MONEY CANNOT BUY HAPPINESS: –
Millions of us spend more time and energy pursuing the things money can buy than engaging in activities that create real fulfillment in life, like cultivating friendships, helping others and developing spiritual sense. We say that we know that money can’t buy happiness. Once your basic needs are met additional income does little to raise your sense of satisfaction with life.
Psychologists have found that the Forbes 400 richest Americans were only a tiny bit happier than the public as a whole, because those with wealth often continue to feel jealousy about the possessions or prestige of other wealthy people, even large sums of money may fail to confer well being.
Reference Anxiety: –
People tend not to ask themselves, does my house meet my needs? Instead they ask, is my house nicer than my neighbor’s? If you own a two-bed room house and everyone around you owns a two-bed room house, your reference anxiety will be low, and your two-bed room house may seem fine. But if your two-bedroom house is surrounded by three and four bedroom house, your reference anxiety might rise. Our soaring reference anxiety is a product of the widening gap in income distribution. It’s all-relative.
Earning capacity: –
As material expectations keep rising more money may engender only more desires. What people want in terms of material things and life experiences has increased almost exactly in lockstep with the post war earnings curve. That money never satisfies is suggested by telling this fact: polls show that Americans believe that, whatever their income level, they need more to live well. Even those making large sums said still large sums were required. We seem conditioned to think we do not have enough.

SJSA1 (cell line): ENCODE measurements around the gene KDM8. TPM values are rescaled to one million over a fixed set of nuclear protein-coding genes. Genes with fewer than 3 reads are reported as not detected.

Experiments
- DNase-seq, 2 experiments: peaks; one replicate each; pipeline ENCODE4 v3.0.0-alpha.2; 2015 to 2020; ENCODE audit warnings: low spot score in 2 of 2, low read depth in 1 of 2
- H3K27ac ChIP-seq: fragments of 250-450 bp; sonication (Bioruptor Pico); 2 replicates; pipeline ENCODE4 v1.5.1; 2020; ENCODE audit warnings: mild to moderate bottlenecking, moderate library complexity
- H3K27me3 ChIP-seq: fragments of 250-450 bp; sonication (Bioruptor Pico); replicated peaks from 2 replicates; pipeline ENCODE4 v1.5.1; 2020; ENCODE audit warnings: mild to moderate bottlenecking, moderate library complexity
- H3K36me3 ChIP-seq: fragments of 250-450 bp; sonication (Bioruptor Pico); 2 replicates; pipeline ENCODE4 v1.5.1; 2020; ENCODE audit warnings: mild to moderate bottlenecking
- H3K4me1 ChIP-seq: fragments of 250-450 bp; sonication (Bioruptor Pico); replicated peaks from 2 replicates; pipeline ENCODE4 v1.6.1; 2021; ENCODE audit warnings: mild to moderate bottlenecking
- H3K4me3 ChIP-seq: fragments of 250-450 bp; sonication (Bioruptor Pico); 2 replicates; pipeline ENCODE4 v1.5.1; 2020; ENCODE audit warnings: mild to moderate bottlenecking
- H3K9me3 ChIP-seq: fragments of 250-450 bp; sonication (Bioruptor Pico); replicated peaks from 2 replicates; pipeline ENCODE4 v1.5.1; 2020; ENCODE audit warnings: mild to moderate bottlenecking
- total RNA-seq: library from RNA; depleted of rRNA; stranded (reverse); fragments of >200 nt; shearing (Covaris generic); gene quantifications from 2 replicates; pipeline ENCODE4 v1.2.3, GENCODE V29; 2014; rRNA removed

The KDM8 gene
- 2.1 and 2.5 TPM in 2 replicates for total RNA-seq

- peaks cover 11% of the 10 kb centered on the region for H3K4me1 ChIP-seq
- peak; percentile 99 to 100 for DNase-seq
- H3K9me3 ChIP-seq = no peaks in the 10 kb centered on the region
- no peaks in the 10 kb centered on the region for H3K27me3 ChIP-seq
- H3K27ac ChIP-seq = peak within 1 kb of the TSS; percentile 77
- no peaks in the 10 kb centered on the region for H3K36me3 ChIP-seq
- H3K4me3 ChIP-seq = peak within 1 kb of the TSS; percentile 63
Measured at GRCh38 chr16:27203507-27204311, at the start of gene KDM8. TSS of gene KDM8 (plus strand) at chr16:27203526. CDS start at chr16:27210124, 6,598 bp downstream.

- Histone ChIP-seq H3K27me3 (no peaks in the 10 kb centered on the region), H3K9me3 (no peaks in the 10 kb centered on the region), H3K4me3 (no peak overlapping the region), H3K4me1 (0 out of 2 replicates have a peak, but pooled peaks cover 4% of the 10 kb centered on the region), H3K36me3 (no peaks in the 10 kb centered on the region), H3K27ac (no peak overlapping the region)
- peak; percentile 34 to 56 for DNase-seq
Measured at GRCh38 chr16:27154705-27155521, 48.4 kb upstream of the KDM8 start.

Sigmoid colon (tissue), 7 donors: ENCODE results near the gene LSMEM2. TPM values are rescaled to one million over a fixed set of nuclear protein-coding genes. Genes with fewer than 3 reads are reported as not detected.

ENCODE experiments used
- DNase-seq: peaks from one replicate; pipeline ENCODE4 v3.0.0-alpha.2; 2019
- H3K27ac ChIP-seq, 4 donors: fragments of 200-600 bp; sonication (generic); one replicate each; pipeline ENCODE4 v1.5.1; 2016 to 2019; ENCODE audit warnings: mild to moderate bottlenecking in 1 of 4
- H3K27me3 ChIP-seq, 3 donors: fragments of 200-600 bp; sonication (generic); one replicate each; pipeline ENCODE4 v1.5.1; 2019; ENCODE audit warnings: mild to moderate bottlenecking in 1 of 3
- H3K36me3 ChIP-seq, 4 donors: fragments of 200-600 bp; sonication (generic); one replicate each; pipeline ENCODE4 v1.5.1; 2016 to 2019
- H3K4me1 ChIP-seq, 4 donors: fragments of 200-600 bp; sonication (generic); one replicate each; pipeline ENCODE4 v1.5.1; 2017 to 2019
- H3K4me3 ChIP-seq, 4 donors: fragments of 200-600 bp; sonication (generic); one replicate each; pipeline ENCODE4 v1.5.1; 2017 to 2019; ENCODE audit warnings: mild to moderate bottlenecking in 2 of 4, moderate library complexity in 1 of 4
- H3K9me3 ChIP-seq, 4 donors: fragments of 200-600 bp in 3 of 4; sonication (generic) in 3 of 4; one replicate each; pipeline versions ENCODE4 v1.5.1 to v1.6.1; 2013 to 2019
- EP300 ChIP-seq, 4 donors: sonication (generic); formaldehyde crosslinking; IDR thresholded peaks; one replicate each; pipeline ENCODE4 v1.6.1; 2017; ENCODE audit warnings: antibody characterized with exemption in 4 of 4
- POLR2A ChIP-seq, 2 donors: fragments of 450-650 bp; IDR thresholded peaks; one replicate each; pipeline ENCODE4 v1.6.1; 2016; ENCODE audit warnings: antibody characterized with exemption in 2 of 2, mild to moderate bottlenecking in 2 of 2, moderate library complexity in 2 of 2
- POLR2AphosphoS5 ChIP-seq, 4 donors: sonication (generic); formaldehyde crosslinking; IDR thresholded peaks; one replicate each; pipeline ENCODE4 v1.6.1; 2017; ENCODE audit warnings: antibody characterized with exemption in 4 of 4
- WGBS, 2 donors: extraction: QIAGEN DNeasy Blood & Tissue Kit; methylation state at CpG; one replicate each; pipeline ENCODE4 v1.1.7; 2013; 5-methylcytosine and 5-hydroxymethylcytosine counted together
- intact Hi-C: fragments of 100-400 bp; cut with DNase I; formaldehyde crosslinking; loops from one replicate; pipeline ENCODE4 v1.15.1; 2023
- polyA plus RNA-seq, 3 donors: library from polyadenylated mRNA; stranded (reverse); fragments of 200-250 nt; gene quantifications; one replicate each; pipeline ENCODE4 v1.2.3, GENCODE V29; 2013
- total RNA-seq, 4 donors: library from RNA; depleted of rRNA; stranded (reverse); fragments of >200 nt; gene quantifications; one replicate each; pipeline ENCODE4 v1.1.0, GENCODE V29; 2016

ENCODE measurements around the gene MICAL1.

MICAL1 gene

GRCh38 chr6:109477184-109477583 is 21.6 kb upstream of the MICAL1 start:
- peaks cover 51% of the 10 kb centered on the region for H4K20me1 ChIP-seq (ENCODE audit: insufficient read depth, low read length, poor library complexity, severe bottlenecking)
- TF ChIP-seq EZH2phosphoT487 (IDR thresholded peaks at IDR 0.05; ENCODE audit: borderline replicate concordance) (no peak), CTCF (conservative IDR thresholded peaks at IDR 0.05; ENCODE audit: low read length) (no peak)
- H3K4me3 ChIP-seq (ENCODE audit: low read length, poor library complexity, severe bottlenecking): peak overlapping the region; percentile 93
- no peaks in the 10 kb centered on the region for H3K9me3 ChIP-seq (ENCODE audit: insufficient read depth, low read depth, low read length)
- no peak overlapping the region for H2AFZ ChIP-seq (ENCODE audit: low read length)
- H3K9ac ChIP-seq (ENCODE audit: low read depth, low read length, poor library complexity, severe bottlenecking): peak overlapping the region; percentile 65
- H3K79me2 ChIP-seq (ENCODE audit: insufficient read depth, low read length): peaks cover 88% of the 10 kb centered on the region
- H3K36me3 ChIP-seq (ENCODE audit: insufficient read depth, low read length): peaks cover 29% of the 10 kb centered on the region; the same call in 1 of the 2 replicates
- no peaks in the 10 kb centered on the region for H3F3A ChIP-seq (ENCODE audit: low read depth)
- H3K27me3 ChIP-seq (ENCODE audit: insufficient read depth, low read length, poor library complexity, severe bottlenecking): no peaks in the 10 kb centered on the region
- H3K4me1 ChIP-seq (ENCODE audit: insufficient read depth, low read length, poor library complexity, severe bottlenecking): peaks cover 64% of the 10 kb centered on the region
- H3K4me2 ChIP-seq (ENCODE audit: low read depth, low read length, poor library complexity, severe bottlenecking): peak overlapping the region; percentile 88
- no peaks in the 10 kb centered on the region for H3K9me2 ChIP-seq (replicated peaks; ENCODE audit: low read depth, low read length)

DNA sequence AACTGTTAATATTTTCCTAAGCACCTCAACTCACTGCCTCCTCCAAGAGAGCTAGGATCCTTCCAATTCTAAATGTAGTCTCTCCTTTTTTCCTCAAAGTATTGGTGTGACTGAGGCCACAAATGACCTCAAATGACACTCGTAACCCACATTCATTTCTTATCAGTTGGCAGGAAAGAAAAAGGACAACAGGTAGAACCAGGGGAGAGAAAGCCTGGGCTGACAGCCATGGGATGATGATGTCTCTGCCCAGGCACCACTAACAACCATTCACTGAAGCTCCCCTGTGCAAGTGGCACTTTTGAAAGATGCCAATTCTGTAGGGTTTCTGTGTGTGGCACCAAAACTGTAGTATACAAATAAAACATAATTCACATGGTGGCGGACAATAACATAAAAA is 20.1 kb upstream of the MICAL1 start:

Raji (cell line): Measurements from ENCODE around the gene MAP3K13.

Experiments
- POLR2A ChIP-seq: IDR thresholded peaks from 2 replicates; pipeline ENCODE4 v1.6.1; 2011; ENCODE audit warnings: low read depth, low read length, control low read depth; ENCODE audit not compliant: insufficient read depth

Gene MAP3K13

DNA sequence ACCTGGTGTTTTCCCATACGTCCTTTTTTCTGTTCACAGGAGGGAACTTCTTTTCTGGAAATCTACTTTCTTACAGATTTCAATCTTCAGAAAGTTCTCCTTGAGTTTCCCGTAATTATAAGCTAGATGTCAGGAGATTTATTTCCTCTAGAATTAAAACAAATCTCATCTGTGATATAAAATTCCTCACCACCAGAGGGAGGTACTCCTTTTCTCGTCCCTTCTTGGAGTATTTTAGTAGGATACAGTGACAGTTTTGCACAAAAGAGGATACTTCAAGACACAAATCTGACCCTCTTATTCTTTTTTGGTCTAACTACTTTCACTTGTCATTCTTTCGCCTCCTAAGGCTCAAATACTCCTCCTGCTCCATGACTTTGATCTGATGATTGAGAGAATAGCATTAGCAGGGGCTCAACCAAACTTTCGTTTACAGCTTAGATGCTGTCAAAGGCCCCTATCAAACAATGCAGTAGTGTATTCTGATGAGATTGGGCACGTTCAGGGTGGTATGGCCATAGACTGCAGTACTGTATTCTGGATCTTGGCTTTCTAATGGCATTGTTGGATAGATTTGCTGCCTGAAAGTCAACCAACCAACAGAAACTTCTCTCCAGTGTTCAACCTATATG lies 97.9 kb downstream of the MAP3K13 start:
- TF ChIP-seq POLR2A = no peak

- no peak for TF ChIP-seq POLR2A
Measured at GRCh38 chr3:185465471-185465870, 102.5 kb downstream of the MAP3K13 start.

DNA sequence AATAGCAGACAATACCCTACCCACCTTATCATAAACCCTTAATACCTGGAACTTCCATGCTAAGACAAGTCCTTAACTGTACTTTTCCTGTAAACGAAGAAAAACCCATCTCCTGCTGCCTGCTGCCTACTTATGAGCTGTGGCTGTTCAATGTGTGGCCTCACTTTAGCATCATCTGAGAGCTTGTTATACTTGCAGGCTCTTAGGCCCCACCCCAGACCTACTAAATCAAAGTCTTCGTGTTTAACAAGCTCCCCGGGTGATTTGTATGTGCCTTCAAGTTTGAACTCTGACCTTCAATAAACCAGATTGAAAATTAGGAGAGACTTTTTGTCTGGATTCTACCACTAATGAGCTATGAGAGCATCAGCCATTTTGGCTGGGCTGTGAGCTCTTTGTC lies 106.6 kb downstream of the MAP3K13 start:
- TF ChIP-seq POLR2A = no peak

Future Perspective of Life: –
If we think our lot is improving, happiness follows. People’s expectations about future may have more influence on their sense of well-being than their current state does. People living modestly but anticipating better days to come are likely to be happier than people living well but not looking forward to improvements in their living standards. Consider two people one earns $50,000 a year and foresees a 10% raise and the other makes $150,000 but does not expect any salary increase. The second person is much better off in financial terms but the first is more likely to feel good about life. People tend to focus on the negative part and ignore the positive. Fixated on always getting more, we fail to appreciate how much we have.
Final Note: –
Psychology and sociology aside, there is final reason money can’t buy happiness: The things that really matter in life are not sold in stores. Love, Friendship, Family, Respect, a place in the community. The belief that your life has a purpose – those are the essentials of human fulfillment, and they cannot be purchased with cash. Everyone needs a certain amount of money, but chasing money is a formula for discontent. Too many Americans have made materialism and the cycle of work and spend their principal goals. Then they wonder why they don’t feel happy.